One of the biggest challenges for anglers this month is keeping things cold, starting with food and beverages and ending with the fish they want to haul back to the dock. While many bigger boats have their own ice makers, most everyday anglers don’t have that luxury. Fortunately, they have more options than ever when it comes to coolers and accessories, but once anglers leave the dock, they have to make whatever ice they have last as long as possible. Norm Sutton of Murrells Inlet has learned a few tips that help make his ice last for trips that sometimes include overnight stays on the water.

“I fish out of a 23-foot boat, so space is at a premium, but one thing I know I can never have enough of is ice,” said Sutton, who spends most of his time fishing livebottom areas that are two to three hours from the public boat landing in Murrells Inlet. Because he catches a wide variety of species — from black sea bass to cobia — Sutton must have a cooler big enough to handle his catch, plus enough ice to keep it from spoiling.

“I carry at least two 120-quart coolers. On the bottom of each cooler, I place PVC pipes that are sealed full of frozen saltwater. Then I dump ice on top of that and fill each cooler completely to the top with ice,” said Sutton, who also takes a smaller cooler for sandwiches and beverages.

The PVC pipes full of frozen saltwater, according to Sutton, keep the coolers colder for a longer period than regular ice. It’s a trick he learned in a college chemistry class. 

“I honestly still don’t understand why, but it’s a fact that it takes saltwater longer to turn to ice, but once it does, it is actually colder than regular ice, and takes longer for it to melt,” he said. “Putting that in the base of each cooler helps keep the rest of the ice frozen longer, and it doesn’t take up much room.”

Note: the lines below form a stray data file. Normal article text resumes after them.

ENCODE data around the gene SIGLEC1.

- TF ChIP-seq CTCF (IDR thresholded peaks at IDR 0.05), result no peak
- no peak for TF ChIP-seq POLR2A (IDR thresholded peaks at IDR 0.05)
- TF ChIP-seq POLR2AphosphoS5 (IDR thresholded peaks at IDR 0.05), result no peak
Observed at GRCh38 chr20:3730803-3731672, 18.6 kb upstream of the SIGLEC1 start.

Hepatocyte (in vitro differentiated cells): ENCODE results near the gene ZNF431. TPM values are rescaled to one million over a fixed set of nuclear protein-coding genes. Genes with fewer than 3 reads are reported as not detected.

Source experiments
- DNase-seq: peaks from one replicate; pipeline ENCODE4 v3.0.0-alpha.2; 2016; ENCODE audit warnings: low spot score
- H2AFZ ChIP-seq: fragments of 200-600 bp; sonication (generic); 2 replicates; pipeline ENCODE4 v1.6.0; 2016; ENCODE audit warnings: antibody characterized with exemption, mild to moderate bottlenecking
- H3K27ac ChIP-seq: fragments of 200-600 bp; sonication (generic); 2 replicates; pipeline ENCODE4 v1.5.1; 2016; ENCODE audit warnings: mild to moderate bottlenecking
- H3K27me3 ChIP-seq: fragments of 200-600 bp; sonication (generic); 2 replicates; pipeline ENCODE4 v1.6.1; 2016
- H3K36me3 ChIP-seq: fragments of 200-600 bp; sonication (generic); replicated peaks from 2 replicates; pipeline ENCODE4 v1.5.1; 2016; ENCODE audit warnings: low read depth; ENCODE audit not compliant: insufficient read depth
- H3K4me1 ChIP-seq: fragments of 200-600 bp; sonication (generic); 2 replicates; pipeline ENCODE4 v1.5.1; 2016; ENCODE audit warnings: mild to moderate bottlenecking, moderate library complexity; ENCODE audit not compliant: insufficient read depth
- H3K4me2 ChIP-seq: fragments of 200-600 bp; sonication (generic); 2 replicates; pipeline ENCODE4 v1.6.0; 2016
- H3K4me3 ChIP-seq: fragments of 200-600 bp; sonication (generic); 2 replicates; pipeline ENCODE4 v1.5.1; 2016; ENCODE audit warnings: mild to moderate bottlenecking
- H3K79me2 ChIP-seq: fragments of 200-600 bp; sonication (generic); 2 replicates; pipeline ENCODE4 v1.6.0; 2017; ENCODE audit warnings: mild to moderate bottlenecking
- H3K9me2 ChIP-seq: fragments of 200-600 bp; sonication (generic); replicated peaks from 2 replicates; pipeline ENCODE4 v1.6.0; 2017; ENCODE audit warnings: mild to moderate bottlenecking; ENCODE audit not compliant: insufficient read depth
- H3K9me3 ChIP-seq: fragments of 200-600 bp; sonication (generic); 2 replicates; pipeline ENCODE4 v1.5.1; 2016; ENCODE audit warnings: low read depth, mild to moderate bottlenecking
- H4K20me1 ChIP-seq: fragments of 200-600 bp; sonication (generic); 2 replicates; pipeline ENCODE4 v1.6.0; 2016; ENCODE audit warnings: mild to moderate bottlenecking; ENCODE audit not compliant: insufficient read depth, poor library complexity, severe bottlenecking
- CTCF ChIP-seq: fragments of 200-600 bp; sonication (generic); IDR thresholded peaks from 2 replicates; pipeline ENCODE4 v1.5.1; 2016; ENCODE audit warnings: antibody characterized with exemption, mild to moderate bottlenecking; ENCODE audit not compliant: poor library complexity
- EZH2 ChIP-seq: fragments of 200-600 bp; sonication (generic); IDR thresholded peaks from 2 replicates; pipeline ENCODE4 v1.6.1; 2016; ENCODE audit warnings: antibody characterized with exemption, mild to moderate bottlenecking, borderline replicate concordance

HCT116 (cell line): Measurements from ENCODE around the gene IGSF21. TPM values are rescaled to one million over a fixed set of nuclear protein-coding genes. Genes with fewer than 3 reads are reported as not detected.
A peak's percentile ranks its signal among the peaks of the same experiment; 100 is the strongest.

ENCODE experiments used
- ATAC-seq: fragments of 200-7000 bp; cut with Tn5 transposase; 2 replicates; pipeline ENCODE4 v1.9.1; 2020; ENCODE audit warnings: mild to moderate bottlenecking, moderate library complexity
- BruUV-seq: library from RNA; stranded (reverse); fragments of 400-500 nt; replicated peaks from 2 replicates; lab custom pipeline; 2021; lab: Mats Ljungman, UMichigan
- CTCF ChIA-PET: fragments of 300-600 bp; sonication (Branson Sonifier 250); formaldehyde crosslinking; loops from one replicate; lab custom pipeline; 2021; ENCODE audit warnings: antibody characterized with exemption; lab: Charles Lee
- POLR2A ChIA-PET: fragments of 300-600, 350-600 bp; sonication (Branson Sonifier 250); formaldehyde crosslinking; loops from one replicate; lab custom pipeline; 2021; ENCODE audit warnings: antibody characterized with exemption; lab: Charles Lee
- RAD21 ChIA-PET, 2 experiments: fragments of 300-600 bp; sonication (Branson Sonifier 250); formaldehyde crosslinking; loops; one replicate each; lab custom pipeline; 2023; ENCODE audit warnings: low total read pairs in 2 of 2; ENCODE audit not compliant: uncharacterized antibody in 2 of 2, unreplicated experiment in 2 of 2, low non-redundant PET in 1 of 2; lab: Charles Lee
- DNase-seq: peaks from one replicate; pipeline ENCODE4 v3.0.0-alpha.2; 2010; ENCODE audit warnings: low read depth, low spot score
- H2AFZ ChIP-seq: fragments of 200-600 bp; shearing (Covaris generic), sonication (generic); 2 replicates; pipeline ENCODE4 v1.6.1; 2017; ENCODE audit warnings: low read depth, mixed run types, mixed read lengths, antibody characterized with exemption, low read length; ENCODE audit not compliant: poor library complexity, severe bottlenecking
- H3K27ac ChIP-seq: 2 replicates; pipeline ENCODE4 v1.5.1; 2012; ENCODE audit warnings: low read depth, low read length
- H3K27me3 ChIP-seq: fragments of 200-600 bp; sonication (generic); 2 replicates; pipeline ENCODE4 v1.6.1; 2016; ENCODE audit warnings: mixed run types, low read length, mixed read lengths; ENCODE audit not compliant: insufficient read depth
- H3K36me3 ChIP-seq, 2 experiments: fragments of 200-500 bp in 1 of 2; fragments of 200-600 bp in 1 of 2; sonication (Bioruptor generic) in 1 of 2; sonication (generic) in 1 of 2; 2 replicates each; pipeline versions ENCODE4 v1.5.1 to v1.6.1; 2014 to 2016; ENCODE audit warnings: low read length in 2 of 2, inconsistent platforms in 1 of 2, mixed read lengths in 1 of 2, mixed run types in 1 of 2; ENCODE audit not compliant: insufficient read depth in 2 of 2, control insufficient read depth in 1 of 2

New fishing partners often ask Sutton where they will put the fish, because his coolers are so full of ice that nothing else will fit. 

“”That’s a good problem to have,” said Sutton. “I carry cooler bags in my boat. They fold up nice and flat. I’ve got quite a few crammed into storage spaces throughout my boat. Once we get into some fish and need room in the cooler, I start moving ice into the cooler bags. It will melt quicker there, but it’s better than throwing it overboard. You can use it to pour ice into the food cooler throughout the day. Ice is going to melt faster in that cooler because you’re constantly in and out of it getting food and drinks. The only alternative is starting off with less ice, and you’ll never be able to make more out there, so I just take as much as I can.”

Sutton said starting off with your coolers as cold as possible also helps. 

“A lot of people leave their coolers outside or in the garage and just fill them with ice on the way to the boat landing,” he said. “If a cooler has been in the sun or a hot garage, it’s going to retain that heat. Once you dump ice in, it has to fight that heat for a little bit. Everyone knows that even in the best cooler, heat will eventually win, so I’m not going to give it a head start. I put several bags of ice in my coolers the night before I go fishing, so it’s already cool once you dump a day’s worth of ice in them.”

When making his PVC freeze pipes, Sutton uses 2-inch pipe in lengths that fit the bottom of his coolers. He glues a cap on one end and lets it sit an hour to dry. He then pours a pre-made mixture of saltwater — 1/2-quart of salt per gallon of water — into the tube, glues a cap on the other end, then puts it in his freezer, where it takes several days for the saltwater to freeze. He uses several on each trip, and uses them over and over until his buddies “swipe them for their own use.” 

Anglers should also avoid opening the cooler for any reason other than to add fish.

“Anytime you open the cooler, you’re letting hot air in,” Sutton said.